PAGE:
One of Hartford's most productive programs for mentoring and nurturing Hartford's children is in jeopardy due to actions by the Superintendent.
One of the first moves made by former Hartford Police Chief James Rovella (now Public Safety Commissioner for the State of Connecticut) when he took over at HPD several years ago was to rejuvenate the PAL program. Rovella modeled the program after the very successful Waterbury PAL program. Now retired Deputy Chief Neville Brooks was tasked with researching the Waterbury program, and those successes were built into Hartford's program.
Hartford PAL was rebuilt as a 501c3 non profit with an energetic Board of Directors to move the program forward. Under Rovella and the new Board, hundreds of Hartford's youth have had a very positive mentoring experience as well as very positive interactions with Hartford Police Officers and others while providing very positive character building.
I remember originally when Rovella was fighting to find and establish a permanent home for Pal, he had expressed his frustration to me in trying to fight budget cuts that would threaten PAL, the Cadet program and the explorer program which essentially formed the basis for his future minority recruitment programs for HPD officers by working with the youth at an early age.
Chief Rovella eventually was able to secure a home for the program in the old Quirk School at 85 Edwards Street. That building was on the western side of two buildings making up the school. The eastern side was eventually renovated and re branded as the Global Communications Academy.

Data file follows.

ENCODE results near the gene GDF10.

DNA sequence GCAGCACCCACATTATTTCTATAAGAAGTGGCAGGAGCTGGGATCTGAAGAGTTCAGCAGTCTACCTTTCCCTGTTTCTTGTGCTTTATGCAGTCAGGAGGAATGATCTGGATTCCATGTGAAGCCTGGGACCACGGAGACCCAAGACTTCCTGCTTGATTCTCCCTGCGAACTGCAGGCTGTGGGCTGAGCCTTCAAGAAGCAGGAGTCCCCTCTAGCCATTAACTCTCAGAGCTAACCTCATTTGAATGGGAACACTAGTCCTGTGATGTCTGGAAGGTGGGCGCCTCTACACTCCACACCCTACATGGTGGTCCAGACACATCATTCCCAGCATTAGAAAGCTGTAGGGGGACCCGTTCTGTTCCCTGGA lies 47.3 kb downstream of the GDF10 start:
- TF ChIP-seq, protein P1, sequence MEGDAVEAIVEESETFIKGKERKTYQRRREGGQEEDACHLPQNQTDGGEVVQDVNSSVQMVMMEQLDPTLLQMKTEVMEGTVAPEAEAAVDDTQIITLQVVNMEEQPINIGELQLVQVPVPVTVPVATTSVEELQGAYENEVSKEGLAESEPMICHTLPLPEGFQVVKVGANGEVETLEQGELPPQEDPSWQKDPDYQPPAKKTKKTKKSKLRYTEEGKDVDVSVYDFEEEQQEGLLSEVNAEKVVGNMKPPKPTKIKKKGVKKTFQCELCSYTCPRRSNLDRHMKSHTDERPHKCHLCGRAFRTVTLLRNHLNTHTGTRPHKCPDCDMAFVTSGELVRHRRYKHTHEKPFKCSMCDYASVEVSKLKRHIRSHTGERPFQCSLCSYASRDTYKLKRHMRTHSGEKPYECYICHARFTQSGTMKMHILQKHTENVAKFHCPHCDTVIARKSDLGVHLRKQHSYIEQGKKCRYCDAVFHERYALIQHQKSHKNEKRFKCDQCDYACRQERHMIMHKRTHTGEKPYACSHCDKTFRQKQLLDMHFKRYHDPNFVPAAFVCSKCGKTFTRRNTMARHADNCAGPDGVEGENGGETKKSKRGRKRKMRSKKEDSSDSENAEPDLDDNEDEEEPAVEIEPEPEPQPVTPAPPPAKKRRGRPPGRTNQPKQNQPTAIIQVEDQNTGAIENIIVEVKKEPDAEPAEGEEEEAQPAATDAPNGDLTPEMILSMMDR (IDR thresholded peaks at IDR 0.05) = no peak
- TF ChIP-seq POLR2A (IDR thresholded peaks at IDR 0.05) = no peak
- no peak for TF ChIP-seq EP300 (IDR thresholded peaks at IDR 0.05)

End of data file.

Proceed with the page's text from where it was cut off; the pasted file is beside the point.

The Hartford PAL program has been so successful that their Board of Directors was able to propose and secure $7.5 million in State funding for renovations to the PAL facility for the initial stage of improvements to the building.
PAL, in preparation for meeting their facility needs had worked out an arrangement with the Superintendent of Schools for temporary usage of space in the Eastern school building, the recently renovated Global Communications Academy.
Now that the time has come to relocate the PAL Programs, the Superintendent has apparently reneged on her promise of space usage for PAL. This apparently came as a surprise to the PAL Board , who felt that they had been dealing with the Superintendent in good faith to protect the future of the program to continue serving Hartford's children.
The Superintendent apparently backed out on her promise to move forward another initiative that also may prove to be shortsighted and harmful to Hartford's Children. The Superintendent and the BOE will be moving the Adult Education programs into the Global Communications Academy building soon.
This makes no sense to house the adult programs in a building for children. What protections will be put in place? Will full background checks now be required for any adult using the Adult Education programs? How will the facility be divided to make sure adults taking classes will not be interacting or in way have their behavior influencing the children entrusted to the buildings? Will there be separate bathroom and cafeteria facilities?
A check of HPD calls for service to the current Adult Education facility at 110 Washington Street will show that the program is not exempt from problems and those problems are not fitting for a school with children attending.
The PAL program is too valuable to Hartford's Youth for this to be allowed I don't want to paint Adult Education users with too wide of a b rush, but if there is any interaction between adults and children, it is the responsibility of the BOE and the Superintendent to take every possible step to protect the children as well as finding temporary space to house the successful PAL program
I think the parents as well as the staff at Global would agree.
To l;earn more about the Hartford PAL program , click here